DotNetNuke has long occupied a rather uncomfortable position in the Microsoft ecosystem. When the project was started in late 2002, 'open source' on the Microsoft platform was a completely foreign concept; an oxymoron which often elicited blank stares or negative reactions from all types of stakeholders including both developers within the Microsoft ecosystem as well as open source idealists on non-Microsoft platforms. Over the years, as education and acceptance of open source has increased within the IT industry, so has the popularity and adoption of DotNetNuke. After 7 years and over 6 million downloads, I am very proud to be able to say that DotNetNuke thrived on the early adversity it faced and has successfully grown into the largest, most active open source project native to the Microsoft platform. With all that in mind, I am very excited to be a part of some ground-breaking news...
Today Microsoft announced that it is sponsoring a non-profit open source foundation, the CodePlex Foundation, whose mission is to “enable the exchange of code and understanding among software companies and open source communities”. Personally, I am proud to reveal that I was asked to participate as a founding member of the Board of Directors for the Foundation; a role which I gratefully accepted. I am joining fellow Board members Sam Ramji, Bill Staples, Stephanie Boesch, and Britt Johnston from Microsoft, and open source veteran Miguel de Icaza from Novell(Mono).
As a pioneer of open source native to the Microsoft platform, I have been both a vocal proponent as well as a vocal critic of Microsoft's stance on open source over the years. This has been a very delicate balancing act to manage in terms of being true to open source philosophy and ideals but also sensitive to the fact that Microsoft can be a very influential partner.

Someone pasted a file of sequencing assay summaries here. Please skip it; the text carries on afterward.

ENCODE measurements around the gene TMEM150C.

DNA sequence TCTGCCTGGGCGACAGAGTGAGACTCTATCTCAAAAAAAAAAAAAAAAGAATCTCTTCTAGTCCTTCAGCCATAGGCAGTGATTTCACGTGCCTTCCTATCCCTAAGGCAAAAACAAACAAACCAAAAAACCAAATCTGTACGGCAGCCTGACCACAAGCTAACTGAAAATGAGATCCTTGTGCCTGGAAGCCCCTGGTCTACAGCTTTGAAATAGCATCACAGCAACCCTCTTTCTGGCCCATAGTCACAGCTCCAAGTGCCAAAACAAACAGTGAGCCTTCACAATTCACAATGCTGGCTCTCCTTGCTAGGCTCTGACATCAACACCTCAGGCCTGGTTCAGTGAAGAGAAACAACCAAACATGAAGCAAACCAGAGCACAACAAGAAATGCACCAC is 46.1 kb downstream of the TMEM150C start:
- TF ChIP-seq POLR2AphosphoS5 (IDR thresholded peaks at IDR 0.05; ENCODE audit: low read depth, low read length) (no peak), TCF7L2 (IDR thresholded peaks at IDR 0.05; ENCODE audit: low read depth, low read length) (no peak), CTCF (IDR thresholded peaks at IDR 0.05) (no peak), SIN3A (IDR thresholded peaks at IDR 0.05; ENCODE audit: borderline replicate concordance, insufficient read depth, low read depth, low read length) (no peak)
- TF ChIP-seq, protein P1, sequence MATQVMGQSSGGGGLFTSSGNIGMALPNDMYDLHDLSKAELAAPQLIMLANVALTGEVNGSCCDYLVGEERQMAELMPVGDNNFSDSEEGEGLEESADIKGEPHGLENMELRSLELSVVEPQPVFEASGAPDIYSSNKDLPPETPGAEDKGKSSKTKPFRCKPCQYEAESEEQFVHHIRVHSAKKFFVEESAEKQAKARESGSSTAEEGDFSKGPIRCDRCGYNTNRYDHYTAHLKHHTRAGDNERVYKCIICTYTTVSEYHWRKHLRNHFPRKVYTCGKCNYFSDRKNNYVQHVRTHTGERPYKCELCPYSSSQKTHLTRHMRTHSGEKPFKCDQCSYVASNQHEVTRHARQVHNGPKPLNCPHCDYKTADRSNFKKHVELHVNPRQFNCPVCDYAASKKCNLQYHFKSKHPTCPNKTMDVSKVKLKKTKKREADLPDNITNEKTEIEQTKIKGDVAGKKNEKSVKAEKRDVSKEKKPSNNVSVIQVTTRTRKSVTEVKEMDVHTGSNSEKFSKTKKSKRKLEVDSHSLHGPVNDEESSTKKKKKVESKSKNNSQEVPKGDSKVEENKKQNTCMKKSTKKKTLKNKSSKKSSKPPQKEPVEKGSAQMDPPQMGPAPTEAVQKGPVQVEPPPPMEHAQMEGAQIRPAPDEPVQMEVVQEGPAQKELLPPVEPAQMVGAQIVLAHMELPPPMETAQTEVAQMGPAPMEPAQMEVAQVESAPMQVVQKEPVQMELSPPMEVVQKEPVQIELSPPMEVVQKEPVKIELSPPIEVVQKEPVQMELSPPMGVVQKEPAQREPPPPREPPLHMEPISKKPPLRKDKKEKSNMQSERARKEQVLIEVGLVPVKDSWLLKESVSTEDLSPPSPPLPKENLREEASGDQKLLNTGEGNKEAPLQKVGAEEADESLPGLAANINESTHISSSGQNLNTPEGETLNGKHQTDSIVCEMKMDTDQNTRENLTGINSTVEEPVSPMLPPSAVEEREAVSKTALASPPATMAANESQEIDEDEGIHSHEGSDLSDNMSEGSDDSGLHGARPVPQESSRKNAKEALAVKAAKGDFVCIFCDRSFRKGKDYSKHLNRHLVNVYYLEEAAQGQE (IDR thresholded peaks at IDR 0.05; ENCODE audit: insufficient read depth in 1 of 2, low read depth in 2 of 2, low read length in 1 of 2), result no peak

I found it quite fascinating recently when I read Chris Anderson's best-selling book "FREE - The Future of a Radical Price" where he devotes a detailed case study in Chapter 7 to Microsoft's historical strategies for dealing with the open source movement. He breaks it down into a series of stages: Denial, Anger, Bargaining, Depression, and Acceptance; and his narrative provides some good insight into Microsoft's early hesitations towards open source which definitely matched my own observations of how Microsoft has been forced to evolve and adapt over time. I believe we are firmly in the Acceptance stage at this point and the sponsoring of the CodePlex Foundation represents an even deeper level commitment to coexistence and collaboration with open source communities.
Also joining the Advisory Board for the CodePlex Foundation is another familiar face from the DotNetNuke ( and broader open source ) ecosystem. Larry Augustin, current CEO of SugarCRM, and member of the Board of Directors for DotNetNuke Corporation will be able to draw on his vast open source experience with a variety of organizations and provide valuable guidance to the CodePlex Foundation as it begins the next step of its journey.